How far down can the coronavirus drag the global economy?

It’s been just over two months since symptoms of the deadly coronavirus were first reported in Wuhan, China.

Yesterday, the death toll exceeded 1,000. Two-thirds of international flights from China have been cancelled. Chinese citizens are experiencing a wave of racism, just as they did during the SARS outbreak. Chinese businesses are suffering – at home and around the world.

And when Chinese business suffers, all business suffers.

China is the second-largest economy in the world, and the top trading partner of dozens of countries. Manufacturing accounts for 40% of China’s $14 trillion USD GDP. China is an export economy, meaning it ships more goods to the rest of the world than it brings in – from clothing to chemicals, to cars, to phones. Half the world’s LCD screens are made in China.

When the coronavirus forced China to shutter factories last week, it had a ripple effect on the global economy. Big Tech is taking perhaps the hardest hit. iPhone assembly lines are standing still. The supply chain of parts for most of the world’s consumer electronics is in tatters.

The auto industry is also feeling the crunch. Almost every major car manufacturer’s Chinese factories are on standby. A Nissan plant in Japan was forced to shut down because it couldn’t get parts from China. Plants in Italy and South Korea are under similar threat.

Even our national sport is suffering. Bauer Hockey, which was founded in Kitchener, makes all of its custom hockey sticks – the type used by NHL players and other pros – in a factory in China. It has been closed since the end of January.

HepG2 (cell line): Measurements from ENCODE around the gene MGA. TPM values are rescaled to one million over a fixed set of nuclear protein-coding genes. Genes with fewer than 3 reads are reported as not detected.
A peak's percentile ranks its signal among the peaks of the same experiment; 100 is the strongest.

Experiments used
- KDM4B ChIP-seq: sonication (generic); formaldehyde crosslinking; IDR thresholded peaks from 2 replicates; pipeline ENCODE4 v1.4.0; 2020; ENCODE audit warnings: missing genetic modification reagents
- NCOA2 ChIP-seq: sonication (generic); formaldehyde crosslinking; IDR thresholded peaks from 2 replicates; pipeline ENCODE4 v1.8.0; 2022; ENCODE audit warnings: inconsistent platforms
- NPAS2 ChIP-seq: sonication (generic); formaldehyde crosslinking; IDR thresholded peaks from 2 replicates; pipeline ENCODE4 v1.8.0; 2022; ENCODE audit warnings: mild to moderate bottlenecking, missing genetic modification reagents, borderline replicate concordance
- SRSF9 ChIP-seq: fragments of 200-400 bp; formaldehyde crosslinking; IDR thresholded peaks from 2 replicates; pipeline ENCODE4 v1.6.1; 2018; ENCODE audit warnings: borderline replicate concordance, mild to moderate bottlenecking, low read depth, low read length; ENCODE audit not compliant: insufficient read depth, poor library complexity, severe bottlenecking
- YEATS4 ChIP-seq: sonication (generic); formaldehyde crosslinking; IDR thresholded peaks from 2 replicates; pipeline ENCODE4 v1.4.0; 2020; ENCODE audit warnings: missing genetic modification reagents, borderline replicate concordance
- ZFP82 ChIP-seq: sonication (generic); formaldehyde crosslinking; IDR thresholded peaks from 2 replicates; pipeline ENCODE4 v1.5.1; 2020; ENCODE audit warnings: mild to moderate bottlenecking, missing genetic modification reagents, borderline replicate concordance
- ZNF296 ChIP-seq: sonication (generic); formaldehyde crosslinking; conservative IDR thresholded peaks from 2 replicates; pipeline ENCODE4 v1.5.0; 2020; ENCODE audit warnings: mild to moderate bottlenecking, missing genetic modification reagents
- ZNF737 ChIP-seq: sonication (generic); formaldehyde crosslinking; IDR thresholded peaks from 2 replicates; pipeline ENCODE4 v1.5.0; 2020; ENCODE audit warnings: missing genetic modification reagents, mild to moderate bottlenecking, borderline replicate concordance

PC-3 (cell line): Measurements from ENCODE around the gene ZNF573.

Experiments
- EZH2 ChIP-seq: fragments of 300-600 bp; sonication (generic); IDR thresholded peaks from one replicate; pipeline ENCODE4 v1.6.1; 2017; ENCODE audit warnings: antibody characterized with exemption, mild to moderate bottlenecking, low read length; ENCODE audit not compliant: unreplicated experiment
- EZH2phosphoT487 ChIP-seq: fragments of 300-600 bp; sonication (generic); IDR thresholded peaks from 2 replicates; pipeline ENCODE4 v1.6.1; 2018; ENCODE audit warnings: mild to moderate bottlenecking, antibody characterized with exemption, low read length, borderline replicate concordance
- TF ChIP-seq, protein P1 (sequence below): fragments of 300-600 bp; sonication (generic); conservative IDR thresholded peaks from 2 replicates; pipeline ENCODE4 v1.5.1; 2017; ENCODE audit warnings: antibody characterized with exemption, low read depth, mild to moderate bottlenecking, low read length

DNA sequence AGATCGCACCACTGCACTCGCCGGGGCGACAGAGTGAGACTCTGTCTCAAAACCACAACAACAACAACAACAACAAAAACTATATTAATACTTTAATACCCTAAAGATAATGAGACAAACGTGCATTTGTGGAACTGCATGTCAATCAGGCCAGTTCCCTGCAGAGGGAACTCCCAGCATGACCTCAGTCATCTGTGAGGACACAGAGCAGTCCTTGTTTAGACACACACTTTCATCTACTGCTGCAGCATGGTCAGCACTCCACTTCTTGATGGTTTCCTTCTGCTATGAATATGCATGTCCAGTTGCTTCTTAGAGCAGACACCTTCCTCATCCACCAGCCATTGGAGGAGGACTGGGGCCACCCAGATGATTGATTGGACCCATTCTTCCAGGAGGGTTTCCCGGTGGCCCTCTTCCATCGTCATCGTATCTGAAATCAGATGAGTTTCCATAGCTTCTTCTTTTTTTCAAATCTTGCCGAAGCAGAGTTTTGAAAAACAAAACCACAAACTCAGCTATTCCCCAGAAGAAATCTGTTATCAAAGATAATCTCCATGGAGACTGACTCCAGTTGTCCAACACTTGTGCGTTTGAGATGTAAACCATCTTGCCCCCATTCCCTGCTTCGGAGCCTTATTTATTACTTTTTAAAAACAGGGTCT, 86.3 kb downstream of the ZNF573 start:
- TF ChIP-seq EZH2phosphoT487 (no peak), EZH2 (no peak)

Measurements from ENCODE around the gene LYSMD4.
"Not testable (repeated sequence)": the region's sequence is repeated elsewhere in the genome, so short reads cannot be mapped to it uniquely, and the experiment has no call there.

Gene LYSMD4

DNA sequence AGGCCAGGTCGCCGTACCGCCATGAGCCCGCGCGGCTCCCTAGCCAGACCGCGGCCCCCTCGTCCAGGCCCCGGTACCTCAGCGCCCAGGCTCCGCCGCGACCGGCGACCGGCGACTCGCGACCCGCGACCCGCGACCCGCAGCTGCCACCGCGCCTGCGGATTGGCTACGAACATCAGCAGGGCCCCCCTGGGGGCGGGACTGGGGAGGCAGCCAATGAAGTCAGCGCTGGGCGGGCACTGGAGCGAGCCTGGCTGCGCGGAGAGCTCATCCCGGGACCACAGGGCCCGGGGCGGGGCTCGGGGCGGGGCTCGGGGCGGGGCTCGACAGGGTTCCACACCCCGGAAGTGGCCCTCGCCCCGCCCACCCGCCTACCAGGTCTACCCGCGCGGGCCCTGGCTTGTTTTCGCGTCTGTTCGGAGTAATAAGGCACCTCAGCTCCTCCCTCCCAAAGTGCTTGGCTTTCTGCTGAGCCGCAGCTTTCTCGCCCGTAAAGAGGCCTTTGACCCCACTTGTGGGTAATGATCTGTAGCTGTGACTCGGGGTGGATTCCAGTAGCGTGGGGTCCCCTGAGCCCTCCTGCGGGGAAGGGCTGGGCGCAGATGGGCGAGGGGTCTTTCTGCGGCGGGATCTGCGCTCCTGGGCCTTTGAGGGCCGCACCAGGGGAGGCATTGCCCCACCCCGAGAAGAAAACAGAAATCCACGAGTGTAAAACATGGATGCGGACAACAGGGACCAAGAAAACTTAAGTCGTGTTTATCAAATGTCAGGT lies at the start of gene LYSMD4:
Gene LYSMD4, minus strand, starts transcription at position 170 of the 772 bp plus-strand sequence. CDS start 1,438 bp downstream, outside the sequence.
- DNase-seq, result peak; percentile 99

As of writing, workers are starting to return to work. After a week in low gear, countrywide production is revving up again. But the biggest economic damage may still be to come. The domino effect of disruptions in the supply chain will be felt for weeks.

Gerrit Schneemann, an analyst at IHS Markit, spoke about this concern. “In the long term, the recovery of the supply chain will take a longer time, which will affect not only China and Asia-Pacific, but also the global supply,” he said.

Furthermore, many cities are imposing mandatory two-week quarantines for those who have passed through areas with coronavirus outbreaks. That means many are unable to work across jurisdictions.

“It’s like Europe in medieval times,” said Jörg Wuttke, the president of the European Chamber of Commerce in China, “where each city has its checks and crosschecks.” That comparison evokes a grim reminder of another European reality of that era: the Plague.

As the New York Times writes, “it is becoming increasingly clear that restarting China — the world’s largest manufacturer and a titan of global trade — would be difficult even if the country made major strides in the next few days toward containing the outbreak.”

And if the outbreak isn’t contained?

“A severe pandemic would resemble a global war in its sudden, profound, and widespread impact,” wrote the World Bank in a 2013 report. The longer people stay home – not travelling, shopping, or working – the weaker the demand for consumer goods. It’s no secret that consumption is the engine of the economy. Oh, and China.

One bright side for business is that online entertainment is booming as a result of the quarantine. As millions of Chinese stay home from school and work, video games and social media companies are seeing record engagement rates.

Not that it’s anything to celebrate.